Sean Duffy, a resident of Mclean, and parent of three children, thinks that intersection can be improved for bicyclists and pedestrians.
Photo by Nadezhda Shulga/The Connection
A community meeting was held on Wednesday, June 5 at Spring Hill Elementary School to discuss the plans of the Spring Hill Road and Lewinsville Road intersection improvement. Residents in attendance raised strong opinions and numerous questions:
“The traffic traps us in our homes.”
“Cars cut through our neighborhoods.”
“We can’t walk to school because of traffic.”
“Why no bike lanes?”
“Are you planning to keep the trees?”
The representatives of the Fairfax County Department of Transportation (FCDOT) gave detailed responses.
Back in May 2018, when the first public meeting was held, the FCDOT engineers presented four conceptual plans on how the intersection can be improved. The initial concern of the remodeling project was mainly focused on safety and traffic flow at this complicated spot. “The intersection has a significant skew and experiences peak hour congestion, significant cut-through traffic, long queues, and has a documented crash history,” FCDOT explained the rationale behind the planned change.
This time, the discussions were narrowed down to two revised concepts, a conventional intersection and offset T-intersection. According to their study, the second option, having two T-intersections in close proximity, seems to be safer for pedestrians, bicyclists, and drivers. Will it slow down traffic because of doubled signals and turns? The study assures that the intersection operations will be equally good in both designs and definitely better than in case of the no-build option.
Sean Duffy, a resident of Mclean and parent of three kids, shared his opinion. “I’d prefer the conventional intersection concept,” he said. “I drive through this intersection every day. That ‘offset t-intersection’ will add time for every single one of us. I want to get through this intersection as quickly as possible. I don’t know if they can do something to reduce traffic because people drive through these local roads. But they definitely can improve it for bicyclists and pedestrians.”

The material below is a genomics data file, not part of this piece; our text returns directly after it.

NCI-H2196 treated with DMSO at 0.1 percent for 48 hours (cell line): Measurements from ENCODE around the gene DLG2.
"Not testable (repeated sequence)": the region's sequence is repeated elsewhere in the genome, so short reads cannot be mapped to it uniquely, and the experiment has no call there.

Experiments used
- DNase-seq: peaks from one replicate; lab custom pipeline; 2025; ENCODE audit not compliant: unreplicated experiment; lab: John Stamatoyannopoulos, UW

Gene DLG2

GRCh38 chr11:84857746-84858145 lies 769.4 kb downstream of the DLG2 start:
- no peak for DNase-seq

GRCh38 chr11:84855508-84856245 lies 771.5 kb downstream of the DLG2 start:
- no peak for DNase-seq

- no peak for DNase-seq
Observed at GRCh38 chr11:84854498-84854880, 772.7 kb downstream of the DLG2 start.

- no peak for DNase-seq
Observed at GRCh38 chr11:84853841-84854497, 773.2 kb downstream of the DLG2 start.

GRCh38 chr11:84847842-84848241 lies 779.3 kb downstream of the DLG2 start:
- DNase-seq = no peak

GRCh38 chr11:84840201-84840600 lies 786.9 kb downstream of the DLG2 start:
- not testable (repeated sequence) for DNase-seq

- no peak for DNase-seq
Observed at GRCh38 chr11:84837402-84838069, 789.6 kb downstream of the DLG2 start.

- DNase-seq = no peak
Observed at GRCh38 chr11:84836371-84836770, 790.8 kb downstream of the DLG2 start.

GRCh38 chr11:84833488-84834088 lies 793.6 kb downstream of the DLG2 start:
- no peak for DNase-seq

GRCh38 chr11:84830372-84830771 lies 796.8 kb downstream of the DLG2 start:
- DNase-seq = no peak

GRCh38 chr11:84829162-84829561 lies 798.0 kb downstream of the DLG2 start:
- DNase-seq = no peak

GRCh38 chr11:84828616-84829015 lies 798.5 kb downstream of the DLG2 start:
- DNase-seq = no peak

Denise Balzano also lives in this area. She liked the roundabout concept introduced a year ago and now rejected. “Why have they rejected the roundabout option? They said they are not pushing the second concept, but I think they are. I think people at this meeting would actually like to say: ‘We don’t want too much traffic; we are mad because the people cut through our local neighborhoods.’ But I’m realistic. We need to do something with this intersection.”
There was no strong agreement among the participants on this topic. A no-build alternative was also an option.
“If you don’t want any of these options, just tell us that. We are fine if it is what you’re feeling about this project,” Daniel Stevens, a transportation planner at FCDOT, said.
FCDOT estimates the project cost at $2-3 million. Maggie Oi, the senior transportation planner, believes that the project will take several years to complete. “The study will take from two to three months. Depending on the findings, we’ll finish the project in three-to-five years.”
Residents can submit their feedback via the online survey through June 26, 2019.